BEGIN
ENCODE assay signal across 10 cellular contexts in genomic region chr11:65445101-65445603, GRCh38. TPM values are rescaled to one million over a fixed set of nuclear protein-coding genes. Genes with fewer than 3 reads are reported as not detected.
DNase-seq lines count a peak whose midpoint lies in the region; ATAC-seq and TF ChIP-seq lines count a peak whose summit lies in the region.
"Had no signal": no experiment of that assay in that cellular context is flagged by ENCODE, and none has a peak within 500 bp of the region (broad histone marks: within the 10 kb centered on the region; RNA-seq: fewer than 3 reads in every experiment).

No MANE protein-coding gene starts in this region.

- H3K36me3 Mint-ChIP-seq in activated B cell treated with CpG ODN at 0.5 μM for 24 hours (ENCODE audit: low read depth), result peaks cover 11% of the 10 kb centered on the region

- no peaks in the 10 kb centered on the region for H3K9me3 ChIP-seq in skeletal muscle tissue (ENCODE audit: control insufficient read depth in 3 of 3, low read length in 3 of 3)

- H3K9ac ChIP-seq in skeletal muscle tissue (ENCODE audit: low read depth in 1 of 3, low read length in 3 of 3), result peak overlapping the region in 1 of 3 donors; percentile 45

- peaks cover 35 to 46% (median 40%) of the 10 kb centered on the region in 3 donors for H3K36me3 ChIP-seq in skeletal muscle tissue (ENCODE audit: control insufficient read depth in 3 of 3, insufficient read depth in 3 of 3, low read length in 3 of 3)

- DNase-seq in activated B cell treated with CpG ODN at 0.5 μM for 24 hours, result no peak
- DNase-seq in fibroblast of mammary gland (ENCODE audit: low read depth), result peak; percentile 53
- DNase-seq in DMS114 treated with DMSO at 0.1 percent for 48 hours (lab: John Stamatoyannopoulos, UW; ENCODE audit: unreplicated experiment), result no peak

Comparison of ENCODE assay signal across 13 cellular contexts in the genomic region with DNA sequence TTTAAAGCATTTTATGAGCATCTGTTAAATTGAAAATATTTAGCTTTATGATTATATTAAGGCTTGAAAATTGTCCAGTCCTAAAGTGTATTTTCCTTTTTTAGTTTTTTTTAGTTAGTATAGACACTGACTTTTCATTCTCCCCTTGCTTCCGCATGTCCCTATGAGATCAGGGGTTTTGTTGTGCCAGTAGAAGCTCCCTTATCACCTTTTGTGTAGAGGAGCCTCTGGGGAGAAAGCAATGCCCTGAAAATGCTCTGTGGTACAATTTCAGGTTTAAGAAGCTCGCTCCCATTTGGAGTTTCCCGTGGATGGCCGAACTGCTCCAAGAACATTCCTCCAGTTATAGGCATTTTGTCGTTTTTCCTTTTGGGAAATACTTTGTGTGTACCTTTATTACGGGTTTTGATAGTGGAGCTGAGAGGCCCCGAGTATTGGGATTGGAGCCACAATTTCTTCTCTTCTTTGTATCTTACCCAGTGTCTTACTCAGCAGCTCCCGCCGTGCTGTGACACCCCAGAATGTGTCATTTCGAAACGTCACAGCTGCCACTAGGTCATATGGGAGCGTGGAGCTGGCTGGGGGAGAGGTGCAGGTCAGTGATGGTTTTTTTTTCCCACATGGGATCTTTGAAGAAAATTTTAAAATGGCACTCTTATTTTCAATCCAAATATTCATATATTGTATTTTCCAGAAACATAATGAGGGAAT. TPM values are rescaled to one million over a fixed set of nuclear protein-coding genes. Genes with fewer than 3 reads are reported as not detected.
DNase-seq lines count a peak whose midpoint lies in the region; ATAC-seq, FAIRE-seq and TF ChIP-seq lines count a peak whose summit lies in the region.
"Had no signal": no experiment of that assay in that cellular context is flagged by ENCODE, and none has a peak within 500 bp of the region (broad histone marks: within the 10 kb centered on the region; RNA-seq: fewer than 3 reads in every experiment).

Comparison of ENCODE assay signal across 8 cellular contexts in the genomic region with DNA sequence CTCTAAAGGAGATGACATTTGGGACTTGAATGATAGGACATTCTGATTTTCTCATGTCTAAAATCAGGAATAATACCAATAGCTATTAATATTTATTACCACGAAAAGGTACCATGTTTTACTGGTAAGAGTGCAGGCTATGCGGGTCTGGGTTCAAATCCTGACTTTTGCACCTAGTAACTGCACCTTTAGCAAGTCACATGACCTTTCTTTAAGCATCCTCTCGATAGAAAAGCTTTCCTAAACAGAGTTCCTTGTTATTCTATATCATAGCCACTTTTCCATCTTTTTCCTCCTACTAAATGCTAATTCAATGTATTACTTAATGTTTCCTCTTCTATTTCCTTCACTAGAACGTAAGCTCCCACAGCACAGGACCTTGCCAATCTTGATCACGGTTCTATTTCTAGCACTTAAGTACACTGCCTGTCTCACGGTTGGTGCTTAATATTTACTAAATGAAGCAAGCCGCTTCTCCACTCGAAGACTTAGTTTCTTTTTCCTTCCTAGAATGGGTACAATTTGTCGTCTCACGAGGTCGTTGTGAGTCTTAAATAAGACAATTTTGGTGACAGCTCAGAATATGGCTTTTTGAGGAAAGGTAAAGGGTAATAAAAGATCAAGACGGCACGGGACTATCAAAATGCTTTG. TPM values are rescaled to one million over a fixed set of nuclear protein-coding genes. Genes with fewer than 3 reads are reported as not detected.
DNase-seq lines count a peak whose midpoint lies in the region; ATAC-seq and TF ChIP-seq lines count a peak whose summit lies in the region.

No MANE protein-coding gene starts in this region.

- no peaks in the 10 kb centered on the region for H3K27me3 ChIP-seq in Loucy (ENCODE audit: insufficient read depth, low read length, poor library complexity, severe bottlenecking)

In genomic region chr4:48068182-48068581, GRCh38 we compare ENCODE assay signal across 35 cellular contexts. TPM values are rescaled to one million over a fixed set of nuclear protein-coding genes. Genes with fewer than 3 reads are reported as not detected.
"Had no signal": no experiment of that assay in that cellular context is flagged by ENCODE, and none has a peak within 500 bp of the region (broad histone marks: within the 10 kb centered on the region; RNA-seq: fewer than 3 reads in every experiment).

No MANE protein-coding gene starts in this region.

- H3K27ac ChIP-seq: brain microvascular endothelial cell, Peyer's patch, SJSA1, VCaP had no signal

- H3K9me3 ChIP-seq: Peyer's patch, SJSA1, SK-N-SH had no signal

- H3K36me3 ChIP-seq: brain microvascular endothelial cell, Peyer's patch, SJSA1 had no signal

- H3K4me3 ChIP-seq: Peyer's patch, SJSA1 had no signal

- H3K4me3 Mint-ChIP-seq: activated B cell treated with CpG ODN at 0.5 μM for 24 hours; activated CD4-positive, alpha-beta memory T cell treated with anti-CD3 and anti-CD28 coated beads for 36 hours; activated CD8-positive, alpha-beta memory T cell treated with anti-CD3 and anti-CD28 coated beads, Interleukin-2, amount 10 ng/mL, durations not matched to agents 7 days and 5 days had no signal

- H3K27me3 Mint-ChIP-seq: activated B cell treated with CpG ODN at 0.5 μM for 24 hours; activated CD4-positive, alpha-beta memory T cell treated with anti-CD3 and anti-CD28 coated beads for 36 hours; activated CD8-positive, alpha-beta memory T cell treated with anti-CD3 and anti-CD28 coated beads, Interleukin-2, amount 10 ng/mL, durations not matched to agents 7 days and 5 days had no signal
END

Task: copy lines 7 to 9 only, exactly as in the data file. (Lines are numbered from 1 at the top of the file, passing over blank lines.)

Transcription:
- H3K9ac ChIP-seq in skeletal muscle tissue (ENCODE audit: low read depth in 1 of 3, low read length in 3 of 3), result peak overlapping the region in 1 of 3 donors; percentile 45

- peaks cover 35 to 46% (median 40%) of the 10 kb centered on the region in 3 donors for H3K36me3 ChIP-seq in skeletal muscle tissue (ENCODE audit: control insufficient read depth in 3 of 3, insufficient read depth in 3 of 3, low read length in 3 of 3)

- DNase-seq in activated B cell treated with CpG ODN at 0.5 μM for 24 hours, result no peak